Recently I read the post Let the UPS help with the DOWNS and although I enjoyed her writing and thought her point about seeing the positive side of negative situations good advice, I was traveling, and when I’m travelling my life is a perpetual UP. Inconveniences become part of the traveler’s adventure and the source of great stories. Having to move the car 8 blocks away from the hotel the night before you are leaving because the Pope was coming to town the next morning is just part of the package. That was until our evening at .
Spizzulio is listed as Tripadvisors number one restaurant in Agrigento. Of the 75 or so reviews almost all of them give it five out of five stars. If you read more closely, the reviewers were often the only patron in the restaurant or that the service was slow but worth the wait.
And that is just was the owner warned us of when we entered the restaurant, explaining that he performs all the duties himself – server, cook and bus boy. He cheerfully brought us a small glass of prosecco to sip while we waited for him to attend to his other guests – two men, also American, one who spoke fairly good Italian or at least thought he did, and wanted to practice, a lot.
I didn’t mind so much that they spent 15 minutes discussing with the owner the menu listed on a chalkboard – presumably the only copy in the place- but when it was our turn to look over the menu and ask any questions we might have, he couldn’t help but shout out comments from across the room diverting the attention back to himself and engaging the owner once again in a tangential conversation.
Don and I disagree who is really more at fault in this situation, the prima donna type who has to have constant attention or the owner that attends to his needs while neglecting his other guests. For me the prima donna is reminiscent of the Japanese student in my Italian classes who would hijack the lesson for his own private session. But as Don puts it, “there are always dicks in this world and as a business owner you have to know how to handle them.”
We asked for a minute to discuss the menu and make our decision and Dick took the opportunity to discuss with the owner the wine displayed in the back of the room. 15 minutes later they were still talking and we realized that this evening wasn’t going anywhere – we had already been there for 45 minutes and still hadn’t ordered – and we began to contemplate our escape.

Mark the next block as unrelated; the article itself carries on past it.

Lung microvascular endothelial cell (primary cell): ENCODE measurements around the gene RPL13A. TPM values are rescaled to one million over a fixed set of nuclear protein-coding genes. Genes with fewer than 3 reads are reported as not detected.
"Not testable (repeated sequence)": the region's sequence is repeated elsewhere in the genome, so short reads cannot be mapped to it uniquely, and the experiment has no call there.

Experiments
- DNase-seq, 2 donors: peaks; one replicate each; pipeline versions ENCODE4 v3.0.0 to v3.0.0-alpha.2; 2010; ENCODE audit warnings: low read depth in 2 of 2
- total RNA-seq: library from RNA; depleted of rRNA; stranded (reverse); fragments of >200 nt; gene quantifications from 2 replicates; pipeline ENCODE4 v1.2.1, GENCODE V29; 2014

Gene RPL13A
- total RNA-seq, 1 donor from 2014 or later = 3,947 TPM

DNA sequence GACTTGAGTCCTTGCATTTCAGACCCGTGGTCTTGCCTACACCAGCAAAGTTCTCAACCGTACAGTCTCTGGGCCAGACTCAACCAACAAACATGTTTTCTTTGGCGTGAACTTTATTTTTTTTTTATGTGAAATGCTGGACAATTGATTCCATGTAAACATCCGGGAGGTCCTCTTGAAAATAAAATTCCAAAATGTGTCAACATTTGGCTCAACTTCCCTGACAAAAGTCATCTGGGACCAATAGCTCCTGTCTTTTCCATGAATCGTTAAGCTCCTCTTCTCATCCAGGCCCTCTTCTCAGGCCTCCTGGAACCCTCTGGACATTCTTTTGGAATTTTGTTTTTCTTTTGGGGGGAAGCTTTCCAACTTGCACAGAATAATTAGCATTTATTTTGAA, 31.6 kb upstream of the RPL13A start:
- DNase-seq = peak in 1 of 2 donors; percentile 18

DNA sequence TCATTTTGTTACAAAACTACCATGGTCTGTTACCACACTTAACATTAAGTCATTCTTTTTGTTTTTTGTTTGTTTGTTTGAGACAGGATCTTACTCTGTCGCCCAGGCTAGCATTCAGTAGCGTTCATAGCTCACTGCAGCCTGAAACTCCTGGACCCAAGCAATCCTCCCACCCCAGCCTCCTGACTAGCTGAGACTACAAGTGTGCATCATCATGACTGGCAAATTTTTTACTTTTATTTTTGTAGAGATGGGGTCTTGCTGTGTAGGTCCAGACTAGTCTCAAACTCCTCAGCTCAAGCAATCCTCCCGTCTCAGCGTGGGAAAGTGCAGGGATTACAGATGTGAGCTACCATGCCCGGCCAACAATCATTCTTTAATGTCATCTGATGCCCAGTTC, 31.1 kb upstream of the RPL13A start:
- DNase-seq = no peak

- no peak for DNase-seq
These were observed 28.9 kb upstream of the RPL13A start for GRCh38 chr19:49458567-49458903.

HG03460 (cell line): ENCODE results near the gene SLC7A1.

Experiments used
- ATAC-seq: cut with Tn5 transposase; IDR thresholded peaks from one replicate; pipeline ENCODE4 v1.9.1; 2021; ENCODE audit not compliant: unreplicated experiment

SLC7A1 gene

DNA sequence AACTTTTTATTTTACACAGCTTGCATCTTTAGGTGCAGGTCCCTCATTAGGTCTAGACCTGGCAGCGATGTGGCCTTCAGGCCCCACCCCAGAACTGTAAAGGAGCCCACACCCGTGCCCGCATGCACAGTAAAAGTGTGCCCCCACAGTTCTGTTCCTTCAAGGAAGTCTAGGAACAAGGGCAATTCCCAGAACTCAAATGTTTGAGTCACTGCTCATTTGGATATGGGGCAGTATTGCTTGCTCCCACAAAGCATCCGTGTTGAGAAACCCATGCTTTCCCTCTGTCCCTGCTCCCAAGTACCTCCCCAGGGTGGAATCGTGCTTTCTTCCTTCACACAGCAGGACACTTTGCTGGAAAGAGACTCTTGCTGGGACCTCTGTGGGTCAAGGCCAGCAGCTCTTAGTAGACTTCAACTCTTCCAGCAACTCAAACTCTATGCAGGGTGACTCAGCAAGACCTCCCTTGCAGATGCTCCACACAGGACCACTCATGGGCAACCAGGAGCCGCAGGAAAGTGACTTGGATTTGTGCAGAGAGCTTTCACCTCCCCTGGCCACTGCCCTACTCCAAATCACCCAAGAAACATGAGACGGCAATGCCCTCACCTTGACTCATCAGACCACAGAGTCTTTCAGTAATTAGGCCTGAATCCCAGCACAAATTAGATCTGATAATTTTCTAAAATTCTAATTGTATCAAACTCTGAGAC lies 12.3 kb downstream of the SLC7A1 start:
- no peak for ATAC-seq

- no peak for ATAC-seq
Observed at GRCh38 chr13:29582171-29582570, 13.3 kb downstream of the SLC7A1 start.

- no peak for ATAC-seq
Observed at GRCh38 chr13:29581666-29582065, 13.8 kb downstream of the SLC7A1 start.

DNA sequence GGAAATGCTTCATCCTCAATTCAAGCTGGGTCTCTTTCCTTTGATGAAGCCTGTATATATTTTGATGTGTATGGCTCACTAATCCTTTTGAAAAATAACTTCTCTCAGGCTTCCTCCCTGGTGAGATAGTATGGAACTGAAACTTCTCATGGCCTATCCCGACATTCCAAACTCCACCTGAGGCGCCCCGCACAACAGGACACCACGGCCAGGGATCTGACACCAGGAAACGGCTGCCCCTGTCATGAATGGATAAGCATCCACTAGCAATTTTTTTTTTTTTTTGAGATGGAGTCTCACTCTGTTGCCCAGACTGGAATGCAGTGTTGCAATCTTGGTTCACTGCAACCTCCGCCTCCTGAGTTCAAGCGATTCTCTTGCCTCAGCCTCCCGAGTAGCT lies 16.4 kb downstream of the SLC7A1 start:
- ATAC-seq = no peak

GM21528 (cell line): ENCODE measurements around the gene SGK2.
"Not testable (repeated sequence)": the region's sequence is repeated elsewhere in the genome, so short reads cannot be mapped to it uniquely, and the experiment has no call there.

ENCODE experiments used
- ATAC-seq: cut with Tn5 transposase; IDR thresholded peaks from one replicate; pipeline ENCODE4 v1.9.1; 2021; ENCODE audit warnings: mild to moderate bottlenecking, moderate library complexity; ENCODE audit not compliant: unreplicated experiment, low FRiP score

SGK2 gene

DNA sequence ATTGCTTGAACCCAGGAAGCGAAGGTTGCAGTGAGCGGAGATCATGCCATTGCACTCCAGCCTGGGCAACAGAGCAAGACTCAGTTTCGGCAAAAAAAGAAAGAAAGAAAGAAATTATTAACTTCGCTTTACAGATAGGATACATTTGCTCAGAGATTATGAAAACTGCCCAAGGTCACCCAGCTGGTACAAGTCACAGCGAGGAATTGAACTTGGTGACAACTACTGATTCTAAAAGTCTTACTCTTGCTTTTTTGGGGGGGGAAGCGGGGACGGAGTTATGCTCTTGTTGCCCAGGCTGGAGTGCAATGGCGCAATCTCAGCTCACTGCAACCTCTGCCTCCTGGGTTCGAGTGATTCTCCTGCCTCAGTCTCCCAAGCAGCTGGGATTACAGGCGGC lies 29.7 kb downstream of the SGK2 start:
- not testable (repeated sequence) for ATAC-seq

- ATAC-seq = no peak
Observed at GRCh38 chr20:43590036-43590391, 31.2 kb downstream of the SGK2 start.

There was another restaurant with a good review from Frommer’s right next door. Shouldn’t we just cut our losses and start over? These two are never going to stop; remember the owner is also the cook! We will be lucky to be served dinner by midnight. Don interrupted the two to pay for the water.
The owner seemed dazed and confused – there went half his take for the evening. Dick, however, didn’t even look up feigning deep contemplation over a bottle of wine. His partner watched the whole situation with great interest but seemingly without much emotional conviction. I wonder if he is used to this sort of thing.
This situation got me thinking again about this idea of turning negatives into positives and so forth, but also the idea of focusing on what you have control over. We could have stayed at the restaurant and complained throughout our meal about Dick and the slow service, probably ruining the entire evening. We could have complained to the owner and Dick hoping that they would change their behavior – unlikely. They already knew that there were other people waiting to be served and were unconcerned; telling them what they already knew seems futile. Or you can leverage what you absolutely have control over, your presence in this intolerable situation, and leave.
Our dinner next door at Trattoria dei Templi was great with friendly and efficient service. And if we really want to turn a DOWN into an UP, the menu at Spizzulio was way too cheesy for us. One of the reasons we love Sicilian food is it is olive oil based with minimal cheese. More than half the dishes, including both pastas, on the small menu were heavily cheese based. The menu at Trattoria dei Templi, however, was much more traditional and therefore better suited to our tastes. Thus the dick at Spizzulio saved us from having to manage a less than perfect menu situation. Meaning we hadn’t lost a thing.
For links to all the posts in this series see the Sicily page.